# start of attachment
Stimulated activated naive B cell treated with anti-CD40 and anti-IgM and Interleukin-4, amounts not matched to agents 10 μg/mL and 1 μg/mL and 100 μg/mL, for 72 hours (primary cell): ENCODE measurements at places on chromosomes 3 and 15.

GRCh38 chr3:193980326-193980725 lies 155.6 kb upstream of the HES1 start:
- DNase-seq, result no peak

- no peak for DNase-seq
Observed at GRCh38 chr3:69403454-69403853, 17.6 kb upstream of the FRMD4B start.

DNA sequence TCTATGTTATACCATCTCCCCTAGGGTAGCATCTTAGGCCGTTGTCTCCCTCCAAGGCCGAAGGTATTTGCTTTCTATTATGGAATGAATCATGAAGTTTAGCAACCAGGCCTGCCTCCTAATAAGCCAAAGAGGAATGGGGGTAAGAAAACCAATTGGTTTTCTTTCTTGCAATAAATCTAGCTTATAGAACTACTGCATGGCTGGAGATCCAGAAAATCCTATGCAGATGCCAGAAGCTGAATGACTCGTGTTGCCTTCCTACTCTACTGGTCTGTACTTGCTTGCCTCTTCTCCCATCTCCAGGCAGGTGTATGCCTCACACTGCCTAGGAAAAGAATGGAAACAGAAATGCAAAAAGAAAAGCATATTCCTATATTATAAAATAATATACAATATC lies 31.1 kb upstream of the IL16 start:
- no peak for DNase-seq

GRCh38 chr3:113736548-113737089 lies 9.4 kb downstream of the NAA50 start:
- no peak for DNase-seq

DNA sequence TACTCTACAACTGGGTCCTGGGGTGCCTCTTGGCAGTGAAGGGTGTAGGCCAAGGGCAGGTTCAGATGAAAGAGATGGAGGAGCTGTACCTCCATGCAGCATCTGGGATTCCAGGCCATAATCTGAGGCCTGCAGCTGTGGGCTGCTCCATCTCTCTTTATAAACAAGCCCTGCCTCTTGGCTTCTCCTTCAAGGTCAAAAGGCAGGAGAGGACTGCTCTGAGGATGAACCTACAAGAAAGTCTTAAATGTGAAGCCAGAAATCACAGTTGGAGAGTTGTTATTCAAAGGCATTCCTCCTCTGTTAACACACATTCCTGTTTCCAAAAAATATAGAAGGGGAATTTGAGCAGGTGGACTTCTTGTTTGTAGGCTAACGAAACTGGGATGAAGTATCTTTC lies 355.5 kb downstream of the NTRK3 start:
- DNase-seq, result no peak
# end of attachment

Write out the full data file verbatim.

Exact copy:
Stimulated activated naive B cell treated with anti-CD40 and anti-IgM and Interleukin-4, amounts not matched to agents 10 μg/mL and 1 μg/mL and 100 μg/mL, for 72 hours (primary cell): ENCODE measurements at places on chromosomes 3 and 15.

GRCh38 chr3:193980326-193980725 lies 155.6 kb upstream of the HES1 start:
- DNase-seq, result no peak

- no peak for DNase-seq
Observed at GRCh38 chr3:69403454-69403853, 17.6 kb upstream of the FRMD4B start.

DNA sequence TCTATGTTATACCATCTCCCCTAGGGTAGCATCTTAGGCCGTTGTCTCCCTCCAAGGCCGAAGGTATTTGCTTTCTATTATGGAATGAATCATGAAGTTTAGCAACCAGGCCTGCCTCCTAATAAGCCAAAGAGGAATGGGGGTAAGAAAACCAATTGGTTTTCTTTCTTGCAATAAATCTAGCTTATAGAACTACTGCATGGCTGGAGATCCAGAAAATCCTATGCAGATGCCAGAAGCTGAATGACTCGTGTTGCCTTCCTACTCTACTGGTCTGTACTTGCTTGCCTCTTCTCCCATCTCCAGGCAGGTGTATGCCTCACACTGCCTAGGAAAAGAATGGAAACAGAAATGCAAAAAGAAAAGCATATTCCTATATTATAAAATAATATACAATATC lies 31.1 kb upstream of the IL16 start:
- no peak for DNase-seq

GRCh38 chr3:113736548-113737089 lies 9.4 kb downstream of the NAA50 start:
- no peak for DNase-seq

DNA sequence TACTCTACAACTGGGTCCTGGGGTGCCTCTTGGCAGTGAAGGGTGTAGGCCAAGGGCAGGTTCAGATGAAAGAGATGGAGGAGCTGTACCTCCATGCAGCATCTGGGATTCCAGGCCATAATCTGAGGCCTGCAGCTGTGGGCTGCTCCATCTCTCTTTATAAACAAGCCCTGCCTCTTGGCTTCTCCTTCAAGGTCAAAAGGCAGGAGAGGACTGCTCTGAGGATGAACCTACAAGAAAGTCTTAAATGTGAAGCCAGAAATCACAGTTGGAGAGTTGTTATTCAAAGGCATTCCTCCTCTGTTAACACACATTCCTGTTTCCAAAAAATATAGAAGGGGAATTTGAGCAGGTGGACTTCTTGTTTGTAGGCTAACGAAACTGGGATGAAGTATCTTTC lies 355.5 kb downstream of the NTRK3 start:
- DNase-seq, result no peak